Director : David Soren
Year Of Release : 2017
Principal Cast : Kevin Hart, Ed Helms, Thomas Middleditch, Nick Kroll, Jordan Peele, Kristen Schaal, Dee Dee Rescher, Brian Posehn, Mel Rodriguez, David Soren.
Approx Running Time : 89 Minutes
Synopsis: Two overly imaginative pranksters named George and Harold hypnotize their principal into thinking he’s a ridiculously enthusiastic, incredibly dimwitted superhero named Captain Underpants.
Effortlessly enjoyable, Dreamworks’ Captain Underpants movie is cheery, feel-good fun that will delight the kiddies, keep the adults mildly diverted, and adequately waste 90 minutes of your life without feeling like it’s either achieved a great deal or been an utter catastrophe. Charming yet scattershot, dynamically animated yet haphazardly comedic, the titular character’s first foray onto the big screen is a spraygun of laughs and a great deal of zany hi-jinks and it all works well enough even for those – such as myself – unfamiliar with the premise to have a great time.
Two Ohio schoolboys, George (Kevin Hart) and Harold (Thomas Middleditch) are best friends, constantly running afoul of their mean principal, Mr Krupp (Ed Helms) and the school’s bespectacled snitch, Melvin Sneedly (Jordan Peele). After sabotaging one of Melvin’s experiments, George and Harold are about to be forever separated by Mr Krupp when the pair hypnotise him into being Captain Underpants, the hero of their self-drawn comic. Captain Underpants is a blithering but dedicated idiot – although George and Harold can’t turn him back into Mr Krupp for fear their friendship will be torn apart. It’s not until the arrival of the dastardly Professor Poopypants (Nick Kroll) and his plan to eradicate the world of laughter that George and Harold find a focus for the antics of the erstwhile Captain Underpants and his rampant heroic nudity.
It’s patently obvious that any film with the word “underpants” in the title isn’t one to be taken seriously. Reviewing it as a serious piece of cinematic art is akin to questioning spam as fine dining. Captain Underpants serves a purpose and it serves it well: to entertain young children and ensure parents can enjoy multiple viewings themselves. The premise is a silly as it is funny, and as you might expect, the gamut of fart, poop and pee jokes runs heavily in favour of juvenile, simplistic laughs and broad, well animated narrative flow. A sequence involving an orchestra comprised of kids on whoopee cushions performing the 1812 Overture had my children in absolute stitches, and that’s barely scratching the surface. Sure, the story about friendship and despotic evil – not to mention the analogous appearance of adults who are either idiots, villains, or a mix of both – isn’t particularly new, and Nicholas Stoller’s screenplay doesn’t so much skip crucial character development as it does just sprinting towards its loony-toons crazy conclusion.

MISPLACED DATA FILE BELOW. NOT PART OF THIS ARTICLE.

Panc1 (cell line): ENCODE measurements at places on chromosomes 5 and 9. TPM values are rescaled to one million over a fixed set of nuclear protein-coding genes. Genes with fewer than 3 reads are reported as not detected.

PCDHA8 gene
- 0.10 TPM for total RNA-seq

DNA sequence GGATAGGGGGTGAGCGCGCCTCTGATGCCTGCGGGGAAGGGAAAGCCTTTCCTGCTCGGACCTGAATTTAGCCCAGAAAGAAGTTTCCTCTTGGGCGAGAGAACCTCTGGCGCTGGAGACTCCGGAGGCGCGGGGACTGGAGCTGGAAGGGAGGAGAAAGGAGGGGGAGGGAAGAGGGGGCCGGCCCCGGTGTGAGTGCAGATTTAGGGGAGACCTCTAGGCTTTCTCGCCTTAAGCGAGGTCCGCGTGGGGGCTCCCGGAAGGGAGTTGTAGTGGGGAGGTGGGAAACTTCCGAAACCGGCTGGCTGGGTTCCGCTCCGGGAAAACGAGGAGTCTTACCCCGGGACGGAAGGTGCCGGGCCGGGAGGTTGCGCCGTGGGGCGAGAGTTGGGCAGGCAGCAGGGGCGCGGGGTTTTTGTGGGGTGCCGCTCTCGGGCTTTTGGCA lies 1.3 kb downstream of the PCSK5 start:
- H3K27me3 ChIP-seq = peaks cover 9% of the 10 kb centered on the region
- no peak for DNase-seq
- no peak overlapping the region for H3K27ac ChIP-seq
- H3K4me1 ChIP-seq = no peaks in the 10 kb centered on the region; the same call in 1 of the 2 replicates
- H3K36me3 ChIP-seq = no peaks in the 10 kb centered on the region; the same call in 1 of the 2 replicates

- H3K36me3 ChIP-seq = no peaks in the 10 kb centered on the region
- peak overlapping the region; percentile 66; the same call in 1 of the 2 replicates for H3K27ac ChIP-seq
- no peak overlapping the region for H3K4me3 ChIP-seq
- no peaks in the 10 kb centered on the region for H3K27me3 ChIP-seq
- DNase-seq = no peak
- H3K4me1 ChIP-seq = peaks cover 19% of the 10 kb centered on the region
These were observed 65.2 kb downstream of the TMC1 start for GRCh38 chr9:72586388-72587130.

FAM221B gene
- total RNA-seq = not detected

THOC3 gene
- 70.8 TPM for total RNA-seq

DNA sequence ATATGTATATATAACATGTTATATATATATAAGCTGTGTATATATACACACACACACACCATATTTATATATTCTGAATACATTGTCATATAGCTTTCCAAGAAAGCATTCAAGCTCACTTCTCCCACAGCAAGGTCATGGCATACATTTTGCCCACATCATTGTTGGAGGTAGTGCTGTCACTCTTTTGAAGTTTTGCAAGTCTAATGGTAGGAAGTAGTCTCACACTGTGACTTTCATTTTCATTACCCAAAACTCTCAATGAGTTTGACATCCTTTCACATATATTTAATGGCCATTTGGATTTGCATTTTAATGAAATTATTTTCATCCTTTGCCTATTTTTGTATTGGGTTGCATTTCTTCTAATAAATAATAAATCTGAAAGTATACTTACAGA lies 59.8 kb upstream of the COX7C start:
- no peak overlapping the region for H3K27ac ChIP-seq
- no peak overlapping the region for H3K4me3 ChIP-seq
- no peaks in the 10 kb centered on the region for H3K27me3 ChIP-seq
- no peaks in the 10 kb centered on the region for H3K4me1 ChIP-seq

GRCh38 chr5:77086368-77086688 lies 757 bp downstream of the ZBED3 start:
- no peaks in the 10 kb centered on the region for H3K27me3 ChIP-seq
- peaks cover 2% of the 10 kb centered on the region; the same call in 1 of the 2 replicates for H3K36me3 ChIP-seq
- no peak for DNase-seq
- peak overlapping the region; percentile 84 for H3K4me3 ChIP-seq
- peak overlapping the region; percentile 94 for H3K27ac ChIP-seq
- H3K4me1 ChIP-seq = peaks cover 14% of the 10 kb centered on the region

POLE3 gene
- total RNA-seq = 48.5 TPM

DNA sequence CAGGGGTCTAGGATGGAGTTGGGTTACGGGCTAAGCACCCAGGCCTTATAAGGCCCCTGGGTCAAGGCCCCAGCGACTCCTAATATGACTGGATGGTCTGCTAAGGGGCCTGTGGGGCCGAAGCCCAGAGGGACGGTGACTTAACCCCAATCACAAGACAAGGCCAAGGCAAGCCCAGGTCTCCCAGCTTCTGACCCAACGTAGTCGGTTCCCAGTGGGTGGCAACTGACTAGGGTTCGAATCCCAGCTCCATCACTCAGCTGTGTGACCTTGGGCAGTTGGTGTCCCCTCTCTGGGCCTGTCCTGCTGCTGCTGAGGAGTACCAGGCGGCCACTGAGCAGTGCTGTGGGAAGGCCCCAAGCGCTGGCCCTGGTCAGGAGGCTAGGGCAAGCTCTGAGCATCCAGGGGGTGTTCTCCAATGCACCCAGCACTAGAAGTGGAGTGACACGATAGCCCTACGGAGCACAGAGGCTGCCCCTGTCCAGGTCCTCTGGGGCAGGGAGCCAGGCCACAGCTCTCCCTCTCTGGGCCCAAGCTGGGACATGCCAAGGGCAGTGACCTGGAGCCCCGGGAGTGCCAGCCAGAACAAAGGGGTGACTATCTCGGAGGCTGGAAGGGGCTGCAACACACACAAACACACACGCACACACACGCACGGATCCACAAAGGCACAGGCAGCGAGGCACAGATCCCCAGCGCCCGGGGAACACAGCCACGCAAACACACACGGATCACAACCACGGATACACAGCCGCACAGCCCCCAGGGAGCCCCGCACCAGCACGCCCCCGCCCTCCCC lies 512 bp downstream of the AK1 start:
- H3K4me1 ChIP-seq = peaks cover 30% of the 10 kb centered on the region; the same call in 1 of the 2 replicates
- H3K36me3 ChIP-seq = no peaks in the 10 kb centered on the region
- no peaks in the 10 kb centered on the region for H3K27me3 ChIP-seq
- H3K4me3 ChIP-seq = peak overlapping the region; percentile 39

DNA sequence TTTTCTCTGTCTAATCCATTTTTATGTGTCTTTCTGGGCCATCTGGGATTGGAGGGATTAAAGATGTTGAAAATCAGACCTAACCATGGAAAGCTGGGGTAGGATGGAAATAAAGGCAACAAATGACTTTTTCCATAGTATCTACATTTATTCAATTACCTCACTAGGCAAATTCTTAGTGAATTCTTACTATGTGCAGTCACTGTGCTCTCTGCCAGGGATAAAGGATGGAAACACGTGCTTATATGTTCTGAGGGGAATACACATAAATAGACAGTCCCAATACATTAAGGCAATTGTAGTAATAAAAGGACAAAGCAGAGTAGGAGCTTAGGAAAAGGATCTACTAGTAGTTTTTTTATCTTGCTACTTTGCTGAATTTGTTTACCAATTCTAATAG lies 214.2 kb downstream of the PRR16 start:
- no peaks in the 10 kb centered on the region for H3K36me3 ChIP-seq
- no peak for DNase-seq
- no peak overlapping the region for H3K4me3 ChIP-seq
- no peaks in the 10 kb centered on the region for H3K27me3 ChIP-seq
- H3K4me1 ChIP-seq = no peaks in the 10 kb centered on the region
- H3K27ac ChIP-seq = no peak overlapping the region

Captain Underpants features off-the-wall humour that adults might find wearying as the film progresses (your mileage may vary) and there’s very much a SpongeBob Squarepants-esque sensibility to the film overall, whereby literally anything the filmmakers can think of that could happen has a high chance of actually happening. Go with it, you’ll be fine. Try and think critically about it, you’ll simply fail. Taking all that into account, Captain Underpants is a riot of fun from start to finish. The animation is a real highlight, filled with eye-popping textures and details to look out for, and everything else aside the film is beautiful to watch purely from a visual standpoint. The voice cast, particularly Ed Helm’s titular character, are all terrific, never putting a foot wrong, and Theodore Shaprio’s manic score underpins the cartoonish nature of the story and characters, while director David Soren (Turbo) combines the child-friendly scale and imaginative chaos with the best production value Hollywood can buy to give us a film that practically assaults you as it tries to make you laugh.
Captain Underpants’ chief mission is to entertain as often, as loudly, and as messily as possible. It’s not a film blessed with a surfeit of tact or subtlety, nor is it a film in which every moment of comedic gusto is met with legitimate laughs, but the kids will love it. It’s loud, shiny, breezy and offers tacit attempts to give audiences a moral and ethical lesson, but far too often that lesson is drowned out by the films incessant raucousness. Adults will find some sweet things to laugh at – it never goes full Pixar, though – and I’ve no doubt it’ll be on high rotation in homes with younger children due to its bright, effervescent nature and sense of the ridiculously sublime. Captain Underpants is all kinds of fun.
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